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Proceeding Paper

Innovative Business Model for Torrelago District †

Veolia Servicios LECAM, Valladolid 47009, Spain
3ia, Valladolid 47009, Spain
Author to whom correspondence should be addressed.
Presented at the Sustainable Places 2017 (SP2017) Conference, Middlesbrough, UK, 28–30 June 2017.
Proceedings 2017, 1(7), 692;
Published: 2 November 2017
(This article belongs to the Proceedings of the Sustainable Places 2017 (SP2017) Conference)


High upfront costs that district energy retrofitting entails, implies long-term financing schemes. Moreover, multi-private ownership in Spanish residential sector hinders the decision-making process. In the case of CITyFiED project, an innovative business model has been developed between an Energy Services Company and a Building company for Torrelago district renovation. This paper addresses this demo case from a global perspective, identifying the elements of the business case using the Canvas methodology approach and analysing the financing scheme. After a total investment of 16.5 M€, the energy savings achieved enable the payback without increasing the Community fees to the dwellings’ owners.

1. Background

Partly granted by the European Commission, one of the main aims of CITyFiED project is the development of better business models to support urban transformation into low-energy and nearly-zero emission cities. Three demonstration cases are developed in the project: Torrelago (Spain), Soma (Turkey) and Linero (Sweden). Torrelago district involves 31 private multi-property residential buildings (1488 dwellings) that were constructed in the 1970s–1980s, more than 140,000 m2 and 4000 residents involved. Former conditions of the district were very low in terms of efficiency, comfort and costs, which fostered the intervention. Main energy measures implemented are buildings external insulation, district heating interconnection, new biomass thermal plant, variable flow pumping, full renovation of the buildings substations, integration of CHP, optimized control strategies and the individual metering raising users’ awareness. Figure 1 shows a district panoramic view with some retrofitted buildings (a) and the new biomass thermal plant (b).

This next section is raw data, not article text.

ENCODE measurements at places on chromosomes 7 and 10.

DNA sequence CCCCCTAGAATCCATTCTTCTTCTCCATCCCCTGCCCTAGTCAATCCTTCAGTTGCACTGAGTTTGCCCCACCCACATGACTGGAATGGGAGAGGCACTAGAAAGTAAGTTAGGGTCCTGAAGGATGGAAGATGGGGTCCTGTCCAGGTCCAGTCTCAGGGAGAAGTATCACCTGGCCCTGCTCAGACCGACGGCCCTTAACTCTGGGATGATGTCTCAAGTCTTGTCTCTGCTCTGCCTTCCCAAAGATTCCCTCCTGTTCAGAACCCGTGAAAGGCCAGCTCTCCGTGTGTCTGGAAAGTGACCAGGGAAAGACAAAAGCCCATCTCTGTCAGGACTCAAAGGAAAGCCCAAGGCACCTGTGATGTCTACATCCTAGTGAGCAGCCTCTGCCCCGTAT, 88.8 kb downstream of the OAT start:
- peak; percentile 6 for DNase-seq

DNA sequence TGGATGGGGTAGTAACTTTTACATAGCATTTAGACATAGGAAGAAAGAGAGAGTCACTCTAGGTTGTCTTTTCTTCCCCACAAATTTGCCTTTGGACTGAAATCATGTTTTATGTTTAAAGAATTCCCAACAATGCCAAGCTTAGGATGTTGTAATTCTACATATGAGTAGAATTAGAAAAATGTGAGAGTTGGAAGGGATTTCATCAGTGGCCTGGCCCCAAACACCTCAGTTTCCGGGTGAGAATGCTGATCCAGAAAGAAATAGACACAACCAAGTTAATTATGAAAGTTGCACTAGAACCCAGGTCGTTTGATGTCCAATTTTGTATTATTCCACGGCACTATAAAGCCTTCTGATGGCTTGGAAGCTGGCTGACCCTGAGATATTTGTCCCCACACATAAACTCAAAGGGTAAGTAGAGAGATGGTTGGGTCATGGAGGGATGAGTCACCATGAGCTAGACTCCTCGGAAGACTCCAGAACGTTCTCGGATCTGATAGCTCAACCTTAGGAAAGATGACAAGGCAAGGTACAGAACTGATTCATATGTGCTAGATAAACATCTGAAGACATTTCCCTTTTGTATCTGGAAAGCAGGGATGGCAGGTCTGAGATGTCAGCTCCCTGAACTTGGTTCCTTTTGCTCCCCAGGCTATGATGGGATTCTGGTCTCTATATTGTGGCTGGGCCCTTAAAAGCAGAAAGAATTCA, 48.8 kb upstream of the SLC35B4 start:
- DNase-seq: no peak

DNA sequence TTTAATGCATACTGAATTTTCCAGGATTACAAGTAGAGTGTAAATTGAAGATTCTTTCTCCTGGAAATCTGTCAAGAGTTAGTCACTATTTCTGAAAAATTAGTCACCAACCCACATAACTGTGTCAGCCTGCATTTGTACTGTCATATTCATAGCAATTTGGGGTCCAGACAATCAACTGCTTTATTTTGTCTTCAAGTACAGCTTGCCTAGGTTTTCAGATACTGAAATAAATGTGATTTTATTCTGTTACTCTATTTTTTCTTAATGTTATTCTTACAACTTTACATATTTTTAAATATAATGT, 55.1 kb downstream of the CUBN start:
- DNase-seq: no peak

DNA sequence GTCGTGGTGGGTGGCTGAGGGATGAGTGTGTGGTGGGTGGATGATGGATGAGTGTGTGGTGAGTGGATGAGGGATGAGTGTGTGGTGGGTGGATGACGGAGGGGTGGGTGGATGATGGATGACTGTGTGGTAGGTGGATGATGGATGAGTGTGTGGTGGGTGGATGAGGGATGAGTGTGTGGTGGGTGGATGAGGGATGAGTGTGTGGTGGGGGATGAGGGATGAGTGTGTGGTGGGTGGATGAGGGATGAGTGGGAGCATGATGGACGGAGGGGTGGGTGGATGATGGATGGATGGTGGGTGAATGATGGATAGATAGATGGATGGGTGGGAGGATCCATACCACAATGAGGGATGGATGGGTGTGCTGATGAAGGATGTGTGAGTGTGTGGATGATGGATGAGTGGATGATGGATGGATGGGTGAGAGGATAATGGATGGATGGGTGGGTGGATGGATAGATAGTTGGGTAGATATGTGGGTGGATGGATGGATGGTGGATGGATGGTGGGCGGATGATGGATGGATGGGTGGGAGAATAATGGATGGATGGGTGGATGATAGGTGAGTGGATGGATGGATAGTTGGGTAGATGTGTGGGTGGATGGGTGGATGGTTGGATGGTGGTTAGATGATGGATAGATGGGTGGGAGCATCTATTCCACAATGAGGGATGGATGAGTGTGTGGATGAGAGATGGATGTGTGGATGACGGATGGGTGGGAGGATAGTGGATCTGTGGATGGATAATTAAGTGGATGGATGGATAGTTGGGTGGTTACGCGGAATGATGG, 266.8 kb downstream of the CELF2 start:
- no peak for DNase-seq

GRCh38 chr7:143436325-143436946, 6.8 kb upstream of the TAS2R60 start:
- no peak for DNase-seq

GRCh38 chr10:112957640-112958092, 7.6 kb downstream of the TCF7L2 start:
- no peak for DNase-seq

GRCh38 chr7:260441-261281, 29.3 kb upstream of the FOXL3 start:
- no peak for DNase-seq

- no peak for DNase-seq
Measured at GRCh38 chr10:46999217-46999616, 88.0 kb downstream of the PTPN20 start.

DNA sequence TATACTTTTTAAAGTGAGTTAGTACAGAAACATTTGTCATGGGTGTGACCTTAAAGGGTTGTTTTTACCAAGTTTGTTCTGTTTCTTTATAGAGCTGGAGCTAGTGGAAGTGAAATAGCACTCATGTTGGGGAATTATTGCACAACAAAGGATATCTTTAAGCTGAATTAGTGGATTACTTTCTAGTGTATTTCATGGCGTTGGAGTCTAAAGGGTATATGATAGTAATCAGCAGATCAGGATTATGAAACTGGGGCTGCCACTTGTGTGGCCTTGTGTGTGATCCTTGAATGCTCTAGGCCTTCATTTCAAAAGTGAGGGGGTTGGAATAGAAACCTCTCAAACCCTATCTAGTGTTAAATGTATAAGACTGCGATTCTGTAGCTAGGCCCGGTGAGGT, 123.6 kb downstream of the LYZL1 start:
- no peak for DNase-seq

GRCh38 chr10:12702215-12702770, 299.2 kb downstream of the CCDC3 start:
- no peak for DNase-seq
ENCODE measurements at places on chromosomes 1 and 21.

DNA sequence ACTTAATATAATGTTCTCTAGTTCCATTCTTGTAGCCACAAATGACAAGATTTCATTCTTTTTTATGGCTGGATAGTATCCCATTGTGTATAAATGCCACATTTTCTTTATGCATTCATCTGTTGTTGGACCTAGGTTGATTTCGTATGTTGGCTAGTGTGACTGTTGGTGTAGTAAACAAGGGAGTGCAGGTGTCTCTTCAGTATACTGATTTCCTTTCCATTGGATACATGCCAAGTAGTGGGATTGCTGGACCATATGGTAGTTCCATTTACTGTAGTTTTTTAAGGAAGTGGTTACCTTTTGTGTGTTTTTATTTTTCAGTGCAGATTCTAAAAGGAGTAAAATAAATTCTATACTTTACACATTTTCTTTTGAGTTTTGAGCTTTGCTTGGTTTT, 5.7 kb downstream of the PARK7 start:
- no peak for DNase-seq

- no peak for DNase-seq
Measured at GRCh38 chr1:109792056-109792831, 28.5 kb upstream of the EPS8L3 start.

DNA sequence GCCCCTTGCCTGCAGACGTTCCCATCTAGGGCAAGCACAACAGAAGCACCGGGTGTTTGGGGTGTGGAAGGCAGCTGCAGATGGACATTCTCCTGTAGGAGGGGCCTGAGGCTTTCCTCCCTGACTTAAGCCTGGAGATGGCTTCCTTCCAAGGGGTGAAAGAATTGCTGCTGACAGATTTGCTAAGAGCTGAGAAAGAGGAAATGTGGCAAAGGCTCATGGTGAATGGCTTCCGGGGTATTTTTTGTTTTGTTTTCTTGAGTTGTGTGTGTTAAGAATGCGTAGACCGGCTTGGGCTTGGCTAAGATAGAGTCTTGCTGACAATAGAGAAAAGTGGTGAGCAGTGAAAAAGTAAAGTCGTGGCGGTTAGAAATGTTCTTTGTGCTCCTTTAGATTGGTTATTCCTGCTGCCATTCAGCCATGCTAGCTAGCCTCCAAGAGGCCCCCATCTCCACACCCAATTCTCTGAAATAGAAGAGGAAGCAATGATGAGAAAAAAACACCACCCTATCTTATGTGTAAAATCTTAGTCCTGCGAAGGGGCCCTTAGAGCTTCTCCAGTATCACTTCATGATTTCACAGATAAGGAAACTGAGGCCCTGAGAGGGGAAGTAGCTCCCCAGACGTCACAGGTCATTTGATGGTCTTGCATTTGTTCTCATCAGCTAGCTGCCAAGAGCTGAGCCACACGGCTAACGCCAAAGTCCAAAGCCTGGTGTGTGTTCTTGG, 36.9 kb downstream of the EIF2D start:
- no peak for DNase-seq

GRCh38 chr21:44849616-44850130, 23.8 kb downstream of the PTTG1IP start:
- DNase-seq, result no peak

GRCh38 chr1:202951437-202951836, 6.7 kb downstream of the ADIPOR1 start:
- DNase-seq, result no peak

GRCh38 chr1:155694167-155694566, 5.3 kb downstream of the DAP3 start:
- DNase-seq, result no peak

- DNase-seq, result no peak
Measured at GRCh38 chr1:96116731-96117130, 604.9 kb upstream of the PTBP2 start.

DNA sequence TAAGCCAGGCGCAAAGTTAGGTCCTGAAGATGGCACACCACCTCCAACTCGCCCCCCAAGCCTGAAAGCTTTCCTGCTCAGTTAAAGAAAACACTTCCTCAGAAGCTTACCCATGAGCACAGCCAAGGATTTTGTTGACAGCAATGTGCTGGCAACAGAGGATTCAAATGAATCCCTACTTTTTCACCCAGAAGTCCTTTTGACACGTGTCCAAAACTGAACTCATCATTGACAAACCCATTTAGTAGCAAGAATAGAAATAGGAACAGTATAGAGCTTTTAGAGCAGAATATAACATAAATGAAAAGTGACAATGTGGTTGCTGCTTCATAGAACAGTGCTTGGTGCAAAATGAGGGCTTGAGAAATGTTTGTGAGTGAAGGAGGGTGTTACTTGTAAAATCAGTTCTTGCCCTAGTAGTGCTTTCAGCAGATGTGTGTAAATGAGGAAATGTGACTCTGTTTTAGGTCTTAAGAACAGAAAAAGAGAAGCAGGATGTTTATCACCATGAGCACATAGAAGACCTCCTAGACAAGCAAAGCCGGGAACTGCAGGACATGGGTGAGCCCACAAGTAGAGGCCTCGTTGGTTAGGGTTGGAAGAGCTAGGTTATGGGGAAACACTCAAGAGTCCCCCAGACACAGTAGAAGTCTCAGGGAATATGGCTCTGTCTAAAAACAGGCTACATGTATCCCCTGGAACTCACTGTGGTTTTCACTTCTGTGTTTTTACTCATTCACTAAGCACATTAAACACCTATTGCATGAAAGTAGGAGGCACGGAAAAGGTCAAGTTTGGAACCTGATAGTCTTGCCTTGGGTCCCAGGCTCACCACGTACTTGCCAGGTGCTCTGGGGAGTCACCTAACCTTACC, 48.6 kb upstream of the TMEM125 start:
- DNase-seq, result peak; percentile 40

2. Description of the Business Case for Torrelago District

Torrelago business model will be addressed using Canvas approach [1], but gathering the main blocks in four different parts: offer and service, infrastructure, customer and finances. Table 1 shows theses different Canvas blocks [2], as well as the ones identified for Torrelago. Within CITyFiED consortium, two partners have a key role in Torrelago in the relationship with the customer: Veolia as energy services company (ESCO) and 3IA as building company.

2.1. Offer/Service

Regarding the services provided to the customer within the project, Veolia is in charge of the energy facilities, while 3IA renovates the buildings’ façades. Table 2 shows the different services provided during the different phases the project: design, implementation and operation.

2.2. Infrastructure

Veolia group comprises two divisions that are essential to the project: Veolia Contracting and Enerbosque. Veolia Contracting carries out the construction works related to the energy interventions, while Enerbosque is a biomass supplier that provides the wood chips to the consumption points, ensuring the fuel supply chain during the project lifetime. In addition, Veolia covers the initial investment needed for the renovation of Torrelago district heating with equity, offering then a sustainable long-term financing scheme to the owners. Regarding 3IA, its design and building experience is one of their most important assets, since it was an enabling factor to carry out this large-scale urban retrofitting. To accomplish the refurbishment, the construction works were subcontracted. A key partner for 3IA was Triodos Bank, which is an entity that supports sustainable and environmental projects. Classical banks perceive this kind of projects as too risky since they do not see energy savings as a real guarantee.